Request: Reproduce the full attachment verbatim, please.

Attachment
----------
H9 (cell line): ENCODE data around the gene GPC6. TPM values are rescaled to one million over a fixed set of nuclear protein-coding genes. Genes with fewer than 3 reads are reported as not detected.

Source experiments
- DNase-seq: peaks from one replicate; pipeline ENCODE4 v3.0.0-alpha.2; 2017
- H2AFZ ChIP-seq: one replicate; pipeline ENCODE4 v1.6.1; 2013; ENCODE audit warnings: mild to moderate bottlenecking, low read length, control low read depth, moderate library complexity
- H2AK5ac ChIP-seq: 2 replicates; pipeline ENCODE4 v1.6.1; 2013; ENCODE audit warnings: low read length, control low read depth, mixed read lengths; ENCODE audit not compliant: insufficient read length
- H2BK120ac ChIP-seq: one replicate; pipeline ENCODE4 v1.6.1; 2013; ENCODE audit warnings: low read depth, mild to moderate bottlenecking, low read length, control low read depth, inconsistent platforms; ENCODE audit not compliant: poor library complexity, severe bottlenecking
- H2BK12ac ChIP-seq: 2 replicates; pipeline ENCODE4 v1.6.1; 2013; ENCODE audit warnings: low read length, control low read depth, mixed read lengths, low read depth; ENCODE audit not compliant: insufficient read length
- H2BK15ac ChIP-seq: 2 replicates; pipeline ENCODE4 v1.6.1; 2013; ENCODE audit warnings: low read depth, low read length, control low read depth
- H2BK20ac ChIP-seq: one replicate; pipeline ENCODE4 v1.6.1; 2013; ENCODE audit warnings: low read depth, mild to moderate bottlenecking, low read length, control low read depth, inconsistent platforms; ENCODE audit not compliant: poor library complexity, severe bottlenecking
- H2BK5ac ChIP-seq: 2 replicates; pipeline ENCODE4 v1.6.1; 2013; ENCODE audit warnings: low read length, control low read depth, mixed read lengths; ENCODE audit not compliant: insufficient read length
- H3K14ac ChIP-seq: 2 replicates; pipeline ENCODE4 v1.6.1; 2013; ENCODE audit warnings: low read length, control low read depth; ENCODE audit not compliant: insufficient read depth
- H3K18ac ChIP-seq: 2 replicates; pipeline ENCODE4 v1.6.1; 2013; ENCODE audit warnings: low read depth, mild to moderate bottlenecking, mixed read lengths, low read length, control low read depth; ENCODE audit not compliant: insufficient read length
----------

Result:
H9 (cell line): ENCODE data around the gene GPC6. TPM values are rescaled to one million over a fixed set of nuclear protein-coding genes. Genes with fewer than 3 reads are reported as not detected.

Source experiments
- DNase-seq: peaks from one replicate; pipeline ENCODE4 v3.0.0-alpha.2; 2017
- H2AFZ ChIP-seq: one replicate; pipeline ENCODE4 v1.6.1; 2013; ENCODE audit warnings: mild to moderate bottlenecking, low read length, control low read depth, moderate library complexity
- H2AK5ac ChIP-seq: 2 replicates; pipeline ENCODE4 v1.6.1; 2013; ENCODE audit warnings: low read length, control low read depth, mixed read lengths; ENCODE audit not compliant: insufficient read length
- H2BK120ac ChIP-seq: one replicate; pipeline ENCODE4 v1.6.1; 2013; ENCODE audit warnings: low read depth, mild to moderate bottlenecking, low read length, control low read depth, inconsistent platforms; ENCODE audit not compliant: poor library complexity, severe bottlenecking
- H2BK12ac ChIP-seq: 2 replicates; pipeline ENCODE4 v1.6.1; 2013; ENCODE audit warnings: low read length, control low read depth, mixed read lengths, low read depth; ENCODE audit not compliant: insufficient read length
- H2BK15ac ChIP-seq: 2 replicates; pipeline ENCODE4 v1.6.1; 2013; ENCODE audit warnings: low read depth, low read length, control low read depth
- H2BK20ac ChIP-seq: one replicate; pipeline ENCODE4 v1.6.1; 2013; ENCODE audit warnings: low read depth, mild to moderate bottlenecking, low read length, control low read depth, inconsistent platforms; ENCODE audit not compliant: poor library complexity, severe bottlenecking
- H2BK5ac ChIP-seq: 2 replicates; pipeline ENCODE4 v1.6.1; 2013; ENCODE audit warnings: low read length, control low read depth, mixed read lengths; ENCODE audit not compliant: insufficient read length
- H3K14ac ChIP-seq: 2 replicates; pipeline ENCODE4 v1.6.1; 2013; ENCODE audit warnings: low read length, control low read depth; ENCODE audit not compliant: insufficient read depth
- H3K18ac ChIP-seq: 2 replicates; pipeline ENCODE4 v1.6.1; 2013; ENCODE audit warnings: low read depth, mild to moderate bottlenecking, mixed read lengths, low read length, control low read depth; ENCODE audit not compliant: insufficient read length